In a recent column, Rich argues that President Trump should talk more about wage growth and less about the stock market. The good news for workers is that this advice will likely be as correct in 2019 as it has been in 2018.
Worker wages were growing faster at the end of 2018 than at the beginning. pic.twitter.com/zPffxRbG7u
— Michael R. Strain (@MichaelRStrain) December 31, 2018
Wages are growing. The most recent data on wages (more specifically, average hourly earnings) finds that they are up over 3 percent relative to one year prior. And the pace of wage growth accelerated throughout 2018. The early months of 2018 saw wages growing at about 2.6 percent, noticeably slower than the 3+ percent growth workers have recently enjoyed.
I expect wages to continue to grow in 2019. The economy will likely continue to add jobs at a rate faster than is needed to absorb the growth of the working-age population (around 100,000 jobs per month), which will push the unemployment rate even lower than its current, remarkably low 3.7 percent.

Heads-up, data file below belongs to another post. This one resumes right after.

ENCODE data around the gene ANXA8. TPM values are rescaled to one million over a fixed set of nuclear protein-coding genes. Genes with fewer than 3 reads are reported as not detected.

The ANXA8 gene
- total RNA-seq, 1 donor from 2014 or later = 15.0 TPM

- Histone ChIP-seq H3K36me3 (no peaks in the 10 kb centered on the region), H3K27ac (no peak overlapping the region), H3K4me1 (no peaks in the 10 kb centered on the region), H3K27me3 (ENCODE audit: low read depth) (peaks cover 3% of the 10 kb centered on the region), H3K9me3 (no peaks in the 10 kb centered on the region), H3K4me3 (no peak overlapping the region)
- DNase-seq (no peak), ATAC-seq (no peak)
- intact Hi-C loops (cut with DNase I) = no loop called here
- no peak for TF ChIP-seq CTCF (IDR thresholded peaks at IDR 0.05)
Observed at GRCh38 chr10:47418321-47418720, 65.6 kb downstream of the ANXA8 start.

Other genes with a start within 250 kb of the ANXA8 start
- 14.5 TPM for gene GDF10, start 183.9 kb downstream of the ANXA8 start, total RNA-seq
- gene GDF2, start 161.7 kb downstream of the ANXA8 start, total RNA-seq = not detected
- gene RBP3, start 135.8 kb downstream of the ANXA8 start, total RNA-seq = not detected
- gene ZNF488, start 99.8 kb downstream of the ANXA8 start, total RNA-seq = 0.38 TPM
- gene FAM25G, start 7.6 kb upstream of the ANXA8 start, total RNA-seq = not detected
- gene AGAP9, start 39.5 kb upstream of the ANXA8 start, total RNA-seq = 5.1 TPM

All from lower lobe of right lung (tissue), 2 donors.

As the labor market continues to tighten, the bargaining power of workers will continue to increase. Firms will have to increase their wage offerings in order to attract new workers and retain existing workers.
The median usual weekly earnings of workers who didn't complete high school grew faster than 6 percent in 2018, significantly outperforming all other education groups. In 2017, this group of workers also saw the fastest growth in weekly earnings. pic.twitter.com/5JGav4WYOm
— Michael R. Strain (@MichaelRStrain) October 29, 2018
Wage growth has been faster for lower-wage workers than for higher-wage workers. I expect this pattern to continue in 2019 as well, since lower-paid workers are most sensitive to the amount of slack in the labor market.
I’ll end on this happy note, and wish all NR readers a happy new year.